Emotional contagion is the human tendency to synchronize and converge to emotional states and behavioral attitudes that are associated with those of others. Two simple observations of this are the susceptibility to catching and patterning other people’s yawns or a change of mood associated with a given venue or crowd. This observation and study goes back to 400 B.C., when Hippocrates, the founder of modern medicine, observed that “hysteria” was transferred from some women to others. Modern research and study into the subject confirms that negative emotions have a disproportionate impact to people’s emotional and behavioral states as compared to the power of the positive. In fact, negative emotions typically are four times contagious than positive emotions, which gives rise to the principal to offset a negative emotion, positive experiences have to be increased four times, just to break even to a neutral state. Research also confers indications that to change a negative to a clear positive requires eight or more incidents of positive experiences. This is one of the reasons why good managers initially remove negatives out of situations they are managing rather than trying to add a positive element and if we are attempting to foster respect with our partners we need to be clearly in a position not to damage, demean, or dismiss the respect we’ve already gain from our partners. We have the power to build respect in the manner in which we conduct our life or ruin it faster than it take to build it. Just as Hippocrates established the medical oath to first do no harm, so too shall we, in our attempts to foster respect, do no harm to the respect we’ve already been given and earned by carrying ourselves and behaving in a manner that displays our sense of self-respect, worth and dignity to others, by telling the truth, honoring our commitments and exemplifying in our actions the values we profess to hold.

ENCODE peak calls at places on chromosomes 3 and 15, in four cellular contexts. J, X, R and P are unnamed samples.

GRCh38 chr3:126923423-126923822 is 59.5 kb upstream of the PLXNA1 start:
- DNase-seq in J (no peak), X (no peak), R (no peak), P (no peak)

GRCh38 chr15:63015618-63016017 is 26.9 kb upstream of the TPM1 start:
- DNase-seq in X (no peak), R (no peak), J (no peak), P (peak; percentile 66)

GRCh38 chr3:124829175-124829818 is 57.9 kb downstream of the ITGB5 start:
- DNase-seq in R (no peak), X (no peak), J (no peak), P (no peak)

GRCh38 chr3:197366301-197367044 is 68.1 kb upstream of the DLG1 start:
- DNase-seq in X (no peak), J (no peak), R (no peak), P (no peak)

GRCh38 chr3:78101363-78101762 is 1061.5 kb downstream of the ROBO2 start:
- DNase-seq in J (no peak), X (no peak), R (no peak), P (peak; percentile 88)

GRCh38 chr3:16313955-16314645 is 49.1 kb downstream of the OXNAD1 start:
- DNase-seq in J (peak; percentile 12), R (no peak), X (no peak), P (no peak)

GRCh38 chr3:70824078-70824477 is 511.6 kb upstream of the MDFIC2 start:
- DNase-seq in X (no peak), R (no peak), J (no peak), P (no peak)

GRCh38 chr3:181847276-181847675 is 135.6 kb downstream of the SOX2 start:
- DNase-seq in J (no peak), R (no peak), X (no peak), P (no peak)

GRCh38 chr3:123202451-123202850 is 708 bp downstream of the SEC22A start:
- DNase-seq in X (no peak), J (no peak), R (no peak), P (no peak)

Projecting Emotional Contagions

Research into the study of emotional contagions indicate that the process is a deeply rooted, primitive, automatic and unconscious behavior with the emotional trait of empathy being central to the receiver’s ability to emotional converge with the sender’s expressions. Women who tend to be more empathic are thus more likely to be susceptible to emotional contagions whether they are unconsciously delivered or consciously intended. As such there is no better case group for deliberately transferring emotional contagions to and gives rise in general to this notion of Western Karma; ‘that which you put out, will be returned’. Simply put, if we are attempting to foster respect, giving respect to others will be the initial step we take after internalizing it ourselves. Furthermore, an individual who encompasses expressive and dramatic personal qualities tend to send strong signals and if that personality is grounded in high self-esteem, self-worth and self-respect, an empathetic observer is vastly more likely to pick up and emulate those emotional displays and overt acts of respect given to them. By deliberately linking congruent subconscious actions with overt conscious actions we are creating an emotional resonance that is greater than the individual action summation with the recipient.